I am a businessman on Kauai with both a business and a home in Poipu. My home is located approximately three miles downwind of the proposed dairy farm site (HDF) in Mahaulepu.
It is my understanding that the folks at HDF (Hawaii Dairy Farms) have informed you that our local community stands in support of this industrial dairy operation. I’m here to tell you that nothing could be further from the truth. Just come to one of our community meetings and you’ll see the numbers of people—business owners, shopkeepers, restaurateurs, homeowners, property managers and citizens of all stripe: They’re positively horrified at the prospect of this project going forward.
Let me stress, as so many have tried to before, that the majority of folks I have contact with are not opposed to a responsibly planned dairy farm on Kauai—only HDF’s patently poor choice: to plan such a project (beginning with 600 cows but increasing to 2,000) in a spot which is so important to the area’s natural resources, sacred Hawaiian and archeological sites, vital visitor industry, homes, our drinking wells, our air, our streams and beaches.
A glance at a map of our island reminds you the majority of the population dwells at or near the coastline. Relatively vast expanses of open land are available mauka of where we humans live, work and play. Why in the world put an industrial dairy so close to and upwind (and upland) of such an important and populated area? Unless perhaps the answer is that it serves the purpose and financial interests of a few people who will likely never be vested in this community, nor possibly even set foot in it, except maybe to collect the revenues.
It is disturbing to see the amount of misinformation being put out there, in some cases by HDF’s PR folks, about how little impact their operation will purportedly transmit, emit, deposit—you name it. I’d be willing to wager none of them will be planning to buy homes in my neighborhood! And for that matter, they probably don’t have friends or relatives who work at the Hyatt, or who man the desks, clean the rooms, do landscaping, security, food and beverage and so forth at the Poipu Kai complex and the many other condos and accommodations in this densely populated visitor destination and recreation area.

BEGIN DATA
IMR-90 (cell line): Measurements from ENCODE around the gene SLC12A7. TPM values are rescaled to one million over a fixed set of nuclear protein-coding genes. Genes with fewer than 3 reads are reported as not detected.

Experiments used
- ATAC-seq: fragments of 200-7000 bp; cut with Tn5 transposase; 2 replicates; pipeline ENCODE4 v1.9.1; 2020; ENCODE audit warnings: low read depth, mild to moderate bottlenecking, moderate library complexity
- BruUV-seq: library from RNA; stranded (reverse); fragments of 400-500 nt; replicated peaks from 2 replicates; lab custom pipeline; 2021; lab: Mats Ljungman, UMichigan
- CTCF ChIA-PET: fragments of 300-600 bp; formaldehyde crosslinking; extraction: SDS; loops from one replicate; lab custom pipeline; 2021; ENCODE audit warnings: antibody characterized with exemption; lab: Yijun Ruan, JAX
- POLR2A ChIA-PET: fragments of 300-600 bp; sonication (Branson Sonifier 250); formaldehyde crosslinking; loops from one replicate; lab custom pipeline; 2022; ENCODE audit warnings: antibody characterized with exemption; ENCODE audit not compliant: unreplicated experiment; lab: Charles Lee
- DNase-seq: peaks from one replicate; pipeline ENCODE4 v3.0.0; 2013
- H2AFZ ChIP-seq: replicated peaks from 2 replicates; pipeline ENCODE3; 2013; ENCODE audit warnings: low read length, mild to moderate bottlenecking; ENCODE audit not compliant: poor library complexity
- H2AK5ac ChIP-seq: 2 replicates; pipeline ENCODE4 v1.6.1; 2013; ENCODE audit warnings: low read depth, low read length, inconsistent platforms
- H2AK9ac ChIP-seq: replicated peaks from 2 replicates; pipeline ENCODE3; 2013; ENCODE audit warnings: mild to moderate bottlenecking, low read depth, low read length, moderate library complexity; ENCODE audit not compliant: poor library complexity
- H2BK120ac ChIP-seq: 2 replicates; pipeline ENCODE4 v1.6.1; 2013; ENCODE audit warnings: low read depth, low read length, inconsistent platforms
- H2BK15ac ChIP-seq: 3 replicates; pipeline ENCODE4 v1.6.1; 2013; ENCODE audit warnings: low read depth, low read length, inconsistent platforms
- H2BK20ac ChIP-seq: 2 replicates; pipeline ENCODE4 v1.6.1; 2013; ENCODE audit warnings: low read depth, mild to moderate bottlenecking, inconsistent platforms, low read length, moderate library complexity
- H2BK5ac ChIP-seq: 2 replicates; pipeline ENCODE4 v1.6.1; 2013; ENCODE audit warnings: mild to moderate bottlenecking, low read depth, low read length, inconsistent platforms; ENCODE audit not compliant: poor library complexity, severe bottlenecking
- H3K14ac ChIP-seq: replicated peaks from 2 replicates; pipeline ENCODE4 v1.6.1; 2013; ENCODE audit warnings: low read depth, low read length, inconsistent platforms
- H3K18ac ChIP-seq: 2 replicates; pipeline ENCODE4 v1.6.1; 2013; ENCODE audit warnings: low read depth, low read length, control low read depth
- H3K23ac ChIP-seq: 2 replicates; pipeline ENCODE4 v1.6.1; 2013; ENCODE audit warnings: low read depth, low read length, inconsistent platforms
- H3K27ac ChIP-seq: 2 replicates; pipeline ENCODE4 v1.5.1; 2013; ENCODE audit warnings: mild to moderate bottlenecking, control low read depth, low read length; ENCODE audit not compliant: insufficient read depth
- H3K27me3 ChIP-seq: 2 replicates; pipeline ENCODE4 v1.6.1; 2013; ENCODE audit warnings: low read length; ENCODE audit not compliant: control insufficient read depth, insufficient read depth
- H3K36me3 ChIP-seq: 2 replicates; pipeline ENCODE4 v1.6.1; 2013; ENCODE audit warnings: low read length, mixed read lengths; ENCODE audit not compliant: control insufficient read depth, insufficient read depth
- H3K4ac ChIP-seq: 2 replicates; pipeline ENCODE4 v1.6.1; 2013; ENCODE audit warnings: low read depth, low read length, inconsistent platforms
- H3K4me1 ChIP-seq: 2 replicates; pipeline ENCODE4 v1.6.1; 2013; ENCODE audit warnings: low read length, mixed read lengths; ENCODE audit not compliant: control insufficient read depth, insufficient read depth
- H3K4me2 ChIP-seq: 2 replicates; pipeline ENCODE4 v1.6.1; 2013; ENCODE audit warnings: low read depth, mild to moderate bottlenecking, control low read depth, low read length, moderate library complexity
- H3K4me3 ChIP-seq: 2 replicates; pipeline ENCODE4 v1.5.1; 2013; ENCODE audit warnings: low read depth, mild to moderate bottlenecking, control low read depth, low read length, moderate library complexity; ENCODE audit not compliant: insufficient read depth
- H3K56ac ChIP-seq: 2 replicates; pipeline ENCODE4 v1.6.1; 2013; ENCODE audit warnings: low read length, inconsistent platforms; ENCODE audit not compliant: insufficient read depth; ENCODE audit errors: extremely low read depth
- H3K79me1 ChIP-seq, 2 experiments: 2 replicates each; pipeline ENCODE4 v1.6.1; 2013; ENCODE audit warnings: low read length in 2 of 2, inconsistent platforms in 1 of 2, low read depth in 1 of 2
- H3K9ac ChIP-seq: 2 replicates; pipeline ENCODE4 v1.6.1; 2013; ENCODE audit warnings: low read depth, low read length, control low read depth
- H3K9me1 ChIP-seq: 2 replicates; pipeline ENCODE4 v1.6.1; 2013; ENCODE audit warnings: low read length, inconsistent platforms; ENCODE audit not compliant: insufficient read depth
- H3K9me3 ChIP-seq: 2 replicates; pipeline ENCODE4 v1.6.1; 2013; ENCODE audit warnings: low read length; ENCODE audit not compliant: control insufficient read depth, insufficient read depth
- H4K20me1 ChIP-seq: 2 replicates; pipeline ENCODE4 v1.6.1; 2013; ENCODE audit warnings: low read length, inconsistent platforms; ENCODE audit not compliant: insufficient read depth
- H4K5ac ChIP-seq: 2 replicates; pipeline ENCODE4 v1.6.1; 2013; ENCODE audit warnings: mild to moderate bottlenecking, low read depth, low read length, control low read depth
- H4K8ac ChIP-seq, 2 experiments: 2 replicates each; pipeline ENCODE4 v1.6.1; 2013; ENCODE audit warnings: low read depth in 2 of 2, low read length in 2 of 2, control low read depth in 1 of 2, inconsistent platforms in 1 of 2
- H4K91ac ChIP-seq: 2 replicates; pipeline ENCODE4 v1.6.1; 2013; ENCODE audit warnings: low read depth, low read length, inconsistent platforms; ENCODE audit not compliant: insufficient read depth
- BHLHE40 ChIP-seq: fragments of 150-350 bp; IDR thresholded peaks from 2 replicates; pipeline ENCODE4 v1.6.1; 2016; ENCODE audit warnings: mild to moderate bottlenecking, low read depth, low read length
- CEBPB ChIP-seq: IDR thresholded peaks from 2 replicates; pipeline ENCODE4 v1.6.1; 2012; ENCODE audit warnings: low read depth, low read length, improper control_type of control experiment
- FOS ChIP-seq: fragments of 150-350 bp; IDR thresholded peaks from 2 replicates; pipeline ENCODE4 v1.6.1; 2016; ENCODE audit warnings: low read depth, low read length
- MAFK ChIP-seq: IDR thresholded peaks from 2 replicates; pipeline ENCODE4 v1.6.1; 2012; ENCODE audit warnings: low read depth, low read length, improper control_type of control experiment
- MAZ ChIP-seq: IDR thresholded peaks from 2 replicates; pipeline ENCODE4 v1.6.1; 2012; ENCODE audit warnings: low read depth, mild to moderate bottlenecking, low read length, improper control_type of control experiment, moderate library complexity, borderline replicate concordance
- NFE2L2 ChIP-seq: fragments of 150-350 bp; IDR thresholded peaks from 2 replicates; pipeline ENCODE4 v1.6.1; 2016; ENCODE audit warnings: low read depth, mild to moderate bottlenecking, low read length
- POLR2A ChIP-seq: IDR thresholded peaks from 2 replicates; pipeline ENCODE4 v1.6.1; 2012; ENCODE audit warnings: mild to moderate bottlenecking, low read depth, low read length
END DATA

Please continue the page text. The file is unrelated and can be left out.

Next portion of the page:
The amount of manure that will be produced—143 pounds per cow per day (that’s 8.5 million pounds. per month, 103 million pounds per year!) is staggering. To put it into perspective, the Boeing 717-200 aircraft that Hawaiian Airlines uses to bring visitors to Kauai every day has a max takeoff weight for people and cargo combined of 42,000 pounds. The solid waste output alone (not counting urine) will be the equivalent of 2,400 Boeing 717’s—filled from bulkhead to bulkhead —if you took the seats out and used the cargo area below—full of manure….every year, on 578 acres, with no plan to haul any of it away. Studies of other dairy sites have shown this amount of manure will most certainly produce biting flies, stench and toxins within a radius that includes our homes, beaches, drinking wells and major resorts. Personally, I’d rather see those planes packed with visitors.
Ms Morikawa, if you have heard any citizen voices raised in support of this project, it would be a fair assumption to surmise not many of them work or live in Poipu. I’ve seen criticism leveled at those of us who oppose HDF, accusing us of being opposed to agriculture—an unfair characterization and a red herring. Those of us who are business people have the same respect for those who are engaged in the business of agriculture as we would for any other business. But it seems only sensible to grow the ag industry with environmental and economic sense and wisdom, and with respect to and without detriment to Kauai’s existing economic engines. There is no reason this can’t be achieved in the case of HDF.
I would urge you to look into the matter, to reach out to your constituency and talk to those of us who stand to have the quality of our lives and livelihoods so impacted by this project. I would urge you and other leaders to use your best efforts to ensure that the slated EIS is conducted in a fair, impartial and comprehensive manner. And I would urge you to speak with our community’s other elected leaders and to consider who stands to gain and who stands to lose: Where will the milk go? How many jobs are being created (or more accurately, how few)? Where will the money go? And how about all that waste? What’s going to happen to property values, and therefore the huge tax base this area represents? And what about the air we breathe and the water we drink? And then decide if this is a commercial endeavor worthy of your support, or an industrial sized travesty that needs to be stopped, or at the very least, relocated.
Steve Lauryn is a resident of Poipu.